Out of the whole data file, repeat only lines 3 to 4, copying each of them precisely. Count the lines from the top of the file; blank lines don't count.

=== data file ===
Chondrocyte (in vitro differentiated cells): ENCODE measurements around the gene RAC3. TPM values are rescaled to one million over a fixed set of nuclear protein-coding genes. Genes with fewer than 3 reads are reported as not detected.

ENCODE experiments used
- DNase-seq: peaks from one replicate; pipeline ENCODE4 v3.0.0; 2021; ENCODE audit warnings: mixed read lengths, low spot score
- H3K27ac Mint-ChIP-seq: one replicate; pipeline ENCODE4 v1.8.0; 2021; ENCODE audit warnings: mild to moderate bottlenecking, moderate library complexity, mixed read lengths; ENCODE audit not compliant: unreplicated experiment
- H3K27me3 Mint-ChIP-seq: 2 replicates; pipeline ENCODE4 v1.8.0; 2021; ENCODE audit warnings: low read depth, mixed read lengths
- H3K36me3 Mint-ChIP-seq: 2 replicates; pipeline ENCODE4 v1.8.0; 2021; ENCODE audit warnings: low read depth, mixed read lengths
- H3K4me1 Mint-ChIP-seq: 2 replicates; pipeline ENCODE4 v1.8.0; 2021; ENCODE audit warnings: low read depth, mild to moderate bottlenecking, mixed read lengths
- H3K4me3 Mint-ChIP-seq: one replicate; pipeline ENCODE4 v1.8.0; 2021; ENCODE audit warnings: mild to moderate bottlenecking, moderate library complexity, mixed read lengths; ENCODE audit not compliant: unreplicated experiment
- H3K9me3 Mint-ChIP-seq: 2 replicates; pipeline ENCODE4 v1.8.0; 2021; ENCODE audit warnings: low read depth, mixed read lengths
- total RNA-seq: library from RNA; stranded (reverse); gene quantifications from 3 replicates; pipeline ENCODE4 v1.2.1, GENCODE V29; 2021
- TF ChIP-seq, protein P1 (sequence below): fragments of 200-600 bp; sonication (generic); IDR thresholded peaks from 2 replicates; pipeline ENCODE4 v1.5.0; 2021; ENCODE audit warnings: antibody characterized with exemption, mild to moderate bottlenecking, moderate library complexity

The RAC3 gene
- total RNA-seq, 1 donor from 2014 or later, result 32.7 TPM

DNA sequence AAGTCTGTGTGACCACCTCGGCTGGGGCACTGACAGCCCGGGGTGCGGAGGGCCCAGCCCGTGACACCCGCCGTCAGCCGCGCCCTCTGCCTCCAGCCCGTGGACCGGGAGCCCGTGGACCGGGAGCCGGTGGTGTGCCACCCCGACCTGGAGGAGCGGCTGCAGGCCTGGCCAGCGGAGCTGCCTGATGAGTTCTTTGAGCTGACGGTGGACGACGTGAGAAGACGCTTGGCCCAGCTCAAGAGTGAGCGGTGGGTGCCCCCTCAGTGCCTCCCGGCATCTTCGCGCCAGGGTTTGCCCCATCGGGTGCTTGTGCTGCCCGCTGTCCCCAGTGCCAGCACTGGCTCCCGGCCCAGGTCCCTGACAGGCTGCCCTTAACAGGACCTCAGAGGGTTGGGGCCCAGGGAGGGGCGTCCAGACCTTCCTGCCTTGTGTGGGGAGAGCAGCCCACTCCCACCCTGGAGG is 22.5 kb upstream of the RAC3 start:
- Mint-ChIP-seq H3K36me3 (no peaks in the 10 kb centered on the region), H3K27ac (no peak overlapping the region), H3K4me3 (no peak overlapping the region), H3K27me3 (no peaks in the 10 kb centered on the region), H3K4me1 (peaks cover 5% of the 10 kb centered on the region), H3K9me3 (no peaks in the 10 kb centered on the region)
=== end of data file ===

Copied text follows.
- DNase-seq: peaks from one replicate; pipeline ENCODE4 v3.0.0; 2021; ENCODE audit warnings: mixed read lengths, low spot score
- H3K27ac Mint-ChIP-seq: one replicate; pipeline ENCODE4 v1.8.0; 2021; ENCODE audit warnings: mild to moderate bottlenecking, moderate library complexity, mixed read lengths; ENCODE audit not compliant: unreplicated experiment